Commonly referred to as Dubrovnik’s Gibraltar, Lovrijenac, or St. Lawrence Fortress, is a fortress and theater situated outside the western wall of the city. Built on a 120-foot rock overlooking the Adriatic, Lovrijenac once served as the primary defense for the western part of Dubrovnik. It was operated by a 25-man garrison and a commander of the fort. While chronologists date the fortress as far back as the year 1018, the earliest records of the fort date from 1301, when the first council voted on the commander of the fort.
Today, the fortress serves as a beautiful lookout point and hosts various theater productions during the warm summer months.
If you’re looking to get away from the chaos of Dubrovnik, especially if you’re visiting during peak season, be sure to visit Lokrum, a picturesque island situated just 2,000 feet from Dubrovnik.
Travelers can reach Lokrum by taking a 15-minute ferry from Old Town Port. From June through August, the ferry runs 20 times per day. Once you're on Lokrum, you can choose to leisurely roam the island, have a refreshing beverage at one of the area’s cafés, sunbathe, or take a dip in the Adriatic.
Other than being a great place to relax, Lokrum also has an interesting historical background. The Austrian archduke (and, briefly, the emperor of Mexico) Maximilian once owned a holiday home on the island, and the monastery and botanical garden still survive.
Dubrovnik is known for its fresh seafood, juicy meat dishes, stews, and pastas. If you’re visiting Croatia, there are a few essential local dishes you shouldn’t leave without trying.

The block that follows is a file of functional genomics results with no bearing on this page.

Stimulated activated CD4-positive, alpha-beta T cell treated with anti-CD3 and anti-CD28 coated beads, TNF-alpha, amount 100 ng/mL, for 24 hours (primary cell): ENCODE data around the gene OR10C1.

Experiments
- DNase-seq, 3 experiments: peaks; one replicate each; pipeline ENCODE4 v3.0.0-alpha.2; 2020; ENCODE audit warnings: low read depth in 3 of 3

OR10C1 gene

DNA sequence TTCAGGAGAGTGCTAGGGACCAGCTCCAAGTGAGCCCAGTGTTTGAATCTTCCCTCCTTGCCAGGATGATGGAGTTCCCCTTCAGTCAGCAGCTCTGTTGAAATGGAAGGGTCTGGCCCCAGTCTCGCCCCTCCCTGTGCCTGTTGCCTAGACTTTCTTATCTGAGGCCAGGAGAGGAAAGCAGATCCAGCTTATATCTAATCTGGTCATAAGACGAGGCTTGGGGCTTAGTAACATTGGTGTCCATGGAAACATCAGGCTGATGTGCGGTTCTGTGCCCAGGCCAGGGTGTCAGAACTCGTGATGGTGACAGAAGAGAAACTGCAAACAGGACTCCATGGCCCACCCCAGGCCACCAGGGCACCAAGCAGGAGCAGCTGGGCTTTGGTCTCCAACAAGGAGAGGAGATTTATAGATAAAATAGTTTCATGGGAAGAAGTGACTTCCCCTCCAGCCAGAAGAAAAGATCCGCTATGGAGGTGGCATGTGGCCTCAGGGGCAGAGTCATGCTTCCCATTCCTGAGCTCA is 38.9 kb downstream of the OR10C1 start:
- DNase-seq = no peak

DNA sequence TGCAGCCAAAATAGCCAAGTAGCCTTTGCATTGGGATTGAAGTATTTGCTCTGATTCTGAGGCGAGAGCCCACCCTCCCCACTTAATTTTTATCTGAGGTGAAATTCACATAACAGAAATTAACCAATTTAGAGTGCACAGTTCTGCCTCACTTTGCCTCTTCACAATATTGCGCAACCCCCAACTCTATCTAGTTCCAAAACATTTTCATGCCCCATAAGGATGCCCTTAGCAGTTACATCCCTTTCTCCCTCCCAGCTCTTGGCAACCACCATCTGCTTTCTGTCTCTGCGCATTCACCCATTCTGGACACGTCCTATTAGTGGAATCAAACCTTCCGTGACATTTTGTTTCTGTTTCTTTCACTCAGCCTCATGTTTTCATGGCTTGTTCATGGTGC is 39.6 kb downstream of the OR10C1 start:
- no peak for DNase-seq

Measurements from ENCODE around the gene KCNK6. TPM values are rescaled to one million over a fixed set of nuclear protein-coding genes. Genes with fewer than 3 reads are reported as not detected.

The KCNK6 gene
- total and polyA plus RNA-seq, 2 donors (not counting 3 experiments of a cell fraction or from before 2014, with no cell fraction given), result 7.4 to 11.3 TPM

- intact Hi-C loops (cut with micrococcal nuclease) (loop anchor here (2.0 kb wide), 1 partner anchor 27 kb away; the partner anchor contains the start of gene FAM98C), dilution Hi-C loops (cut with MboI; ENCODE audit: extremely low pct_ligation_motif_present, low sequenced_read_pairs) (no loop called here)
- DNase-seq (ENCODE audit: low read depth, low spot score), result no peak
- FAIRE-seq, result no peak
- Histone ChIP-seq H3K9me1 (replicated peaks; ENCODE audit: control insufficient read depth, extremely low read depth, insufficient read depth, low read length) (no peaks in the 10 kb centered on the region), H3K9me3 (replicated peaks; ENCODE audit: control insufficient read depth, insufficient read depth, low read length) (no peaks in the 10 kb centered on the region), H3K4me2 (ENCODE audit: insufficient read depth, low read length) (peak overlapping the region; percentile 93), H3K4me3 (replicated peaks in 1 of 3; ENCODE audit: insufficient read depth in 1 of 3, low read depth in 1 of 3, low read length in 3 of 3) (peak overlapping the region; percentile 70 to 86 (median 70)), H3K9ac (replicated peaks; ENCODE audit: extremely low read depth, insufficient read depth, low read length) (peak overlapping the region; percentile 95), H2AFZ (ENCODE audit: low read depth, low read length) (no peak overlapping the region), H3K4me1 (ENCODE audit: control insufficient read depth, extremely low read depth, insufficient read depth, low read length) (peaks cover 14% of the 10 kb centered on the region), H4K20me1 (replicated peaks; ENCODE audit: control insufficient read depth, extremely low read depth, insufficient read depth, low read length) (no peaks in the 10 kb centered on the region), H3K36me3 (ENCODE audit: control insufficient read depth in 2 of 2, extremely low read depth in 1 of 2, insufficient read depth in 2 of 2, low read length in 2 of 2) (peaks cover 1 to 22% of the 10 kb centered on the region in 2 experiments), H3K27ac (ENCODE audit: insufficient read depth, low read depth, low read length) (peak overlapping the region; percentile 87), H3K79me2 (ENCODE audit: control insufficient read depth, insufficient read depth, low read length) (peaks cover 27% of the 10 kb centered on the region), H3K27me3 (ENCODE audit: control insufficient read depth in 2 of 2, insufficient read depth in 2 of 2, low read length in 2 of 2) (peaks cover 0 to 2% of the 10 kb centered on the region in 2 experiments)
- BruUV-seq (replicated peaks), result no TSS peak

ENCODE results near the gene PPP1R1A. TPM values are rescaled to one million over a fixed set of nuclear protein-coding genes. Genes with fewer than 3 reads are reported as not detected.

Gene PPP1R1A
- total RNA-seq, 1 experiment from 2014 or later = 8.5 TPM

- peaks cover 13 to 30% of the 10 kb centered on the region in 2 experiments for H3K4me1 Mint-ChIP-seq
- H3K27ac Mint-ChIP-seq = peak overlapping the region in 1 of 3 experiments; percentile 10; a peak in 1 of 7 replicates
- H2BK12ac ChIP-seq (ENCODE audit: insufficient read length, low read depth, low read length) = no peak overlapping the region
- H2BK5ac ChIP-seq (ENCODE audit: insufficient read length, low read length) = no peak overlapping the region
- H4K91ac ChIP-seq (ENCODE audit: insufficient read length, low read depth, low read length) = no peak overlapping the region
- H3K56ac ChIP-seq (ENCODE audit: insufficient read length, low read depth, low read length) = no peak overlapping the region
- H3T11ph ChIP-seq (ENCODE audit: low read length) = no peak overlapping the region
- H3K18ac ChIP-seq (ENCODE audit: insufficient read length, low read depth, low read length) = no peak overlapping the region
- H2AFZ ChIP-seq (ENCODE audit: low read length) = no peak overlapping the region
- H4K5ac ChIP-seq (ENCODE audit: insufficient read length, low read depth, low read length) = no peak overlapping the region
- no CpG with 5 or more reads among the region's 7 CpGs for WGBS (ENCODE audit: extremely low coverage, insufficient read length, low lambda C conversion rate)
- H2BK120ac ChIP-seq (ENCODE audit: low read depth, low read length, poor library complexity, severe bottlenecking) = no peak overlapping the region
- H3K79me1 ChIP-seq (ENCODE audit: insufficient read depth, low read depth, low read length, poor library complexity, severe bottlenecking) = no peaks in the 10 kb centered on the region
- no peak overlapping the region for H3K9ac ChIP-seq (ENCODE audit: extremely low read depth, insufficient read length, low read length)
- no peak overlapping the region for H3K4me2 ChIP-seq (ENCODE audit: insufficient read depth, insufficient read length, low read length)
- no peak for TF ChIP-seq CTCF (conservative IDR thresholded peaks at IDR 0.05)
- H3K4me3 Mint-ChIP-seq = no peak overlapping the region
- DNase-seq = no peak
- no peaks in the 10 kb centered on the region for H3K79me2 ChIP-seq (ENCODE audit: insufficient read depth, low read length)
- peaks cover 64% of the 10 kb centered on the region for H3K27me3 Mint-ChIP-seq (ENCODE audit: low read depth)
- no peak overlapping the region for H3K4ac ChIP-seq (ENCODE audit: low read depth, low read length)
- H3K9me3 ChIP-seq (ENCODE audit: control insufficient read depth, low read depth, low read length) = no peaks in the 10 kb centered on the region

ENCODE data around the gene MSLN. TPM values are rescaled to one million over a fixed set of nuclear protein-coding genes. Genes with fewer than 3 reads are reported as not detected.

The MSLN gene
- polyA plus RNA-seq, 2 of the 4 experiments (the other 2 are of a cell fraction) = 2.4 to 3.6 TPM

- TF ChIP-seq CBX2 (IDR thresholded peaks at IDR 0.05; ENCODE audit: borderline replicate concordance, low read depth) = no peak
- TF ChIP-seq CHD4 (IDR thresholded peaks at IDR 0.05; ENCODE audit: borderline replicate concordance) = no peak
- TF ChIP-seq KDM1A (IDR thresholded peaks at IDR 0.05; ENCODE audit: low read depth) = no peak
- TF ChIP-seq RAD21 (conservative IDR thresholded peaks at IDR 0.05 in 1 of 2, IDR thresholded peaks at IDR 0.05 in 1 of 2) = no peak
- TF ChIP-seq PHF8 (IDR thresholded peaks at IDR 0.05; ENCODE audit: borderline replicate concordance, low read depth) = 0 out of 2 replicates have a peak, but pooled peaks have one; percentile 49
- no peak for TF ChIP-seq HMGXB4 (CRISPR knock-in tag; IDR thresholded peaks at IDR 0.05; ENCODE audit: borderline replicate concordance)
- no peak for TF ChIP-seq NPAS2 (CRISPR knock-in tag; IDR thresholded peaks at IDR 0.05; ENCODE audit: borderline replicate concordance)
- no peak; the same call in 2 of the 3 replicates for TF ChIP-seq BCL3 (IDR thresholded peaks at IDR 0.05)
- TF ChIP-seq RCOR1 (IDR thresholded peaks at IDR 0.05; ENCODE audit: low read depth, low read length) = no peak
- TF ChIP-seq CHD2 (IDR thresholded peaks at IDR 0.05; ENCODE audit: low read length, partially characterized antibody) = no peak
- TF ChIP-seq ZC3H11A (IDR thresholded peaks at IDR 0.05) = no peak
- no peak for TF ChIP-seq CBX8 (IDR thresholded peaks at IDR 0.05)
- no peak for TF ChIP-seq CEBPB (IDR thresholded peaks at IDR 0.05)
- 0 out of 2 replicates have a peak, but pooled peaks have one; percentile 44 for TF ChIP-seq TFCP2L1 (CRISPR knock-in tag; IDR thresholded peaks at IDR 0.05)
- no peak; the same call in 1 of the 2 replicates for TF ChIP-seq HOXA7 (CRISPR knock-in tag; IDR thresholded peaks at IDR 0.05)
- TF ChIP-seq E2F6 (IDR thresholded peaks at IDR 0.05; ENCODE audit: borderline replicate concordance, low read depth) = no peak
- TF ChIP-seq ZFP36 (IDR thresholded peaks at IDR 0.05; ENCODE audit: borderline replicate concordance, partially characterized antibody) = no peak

Although it doesn’t appear to be the most appealing dish, black risotto is a staple of Croatian cuisine, especially in Dubrovnik. Made with rice, squid, butter, and sometimes Parmesan cheese, this risotto gets its black color from squid ink. For the best black risotto in Dubrovnik, head to Dalmatino.
Another Dubrovnik special is "lamb under the bell," otherwise known as peka. Cooked in outdoor kitchens called konobas, peka consists of lamb and peeled potatoes that are placed in a coal oven and left to cook for three hours or more. The result of this Croatian cooking method is the juiciest and most tender meat, surrounded by perfectly crisp potatoes. This is an ideal dish for large groups and takes several hours to prepare, so make sure to order in advance. For the best peka in Dubrovnik, check out Konoba Dubrava and Restaurant Komin.
Whether you’re looking for souvenir shops, high-end fashion boutiques, or deli outlets (to bring back some Mediterranean goodies such as olive oil, of course), Dubrovnik has it all.
Located near Stradun, Dubrovnik’s main street and liveliest area, Maria is one of the few shops in the entire country where you can find international household names like Givenchy, Valentino, Yves Saint Laurent, and Stella McCartney. The prices will match the quality of the items you find -- that’s why Maria is considered one of the city’s high-end retail stores.
A unique local shop, Uje is a deli outlet selling jams, pickled capers, marinated seafood, and its famous Brachia olive oil, a quality oil that hails from the island of Brac and is known for its complex essence and rich flavor.
For your everyday souvenir needs, Dubrovacka Kuca is a unique store selling authentic Croatian arts, crafts, and delicacies. Located in the Old City, this shop, a tourist favorite, offers traditional items made by local craftsmen. You’re sure to find great gifts for friends and family back home.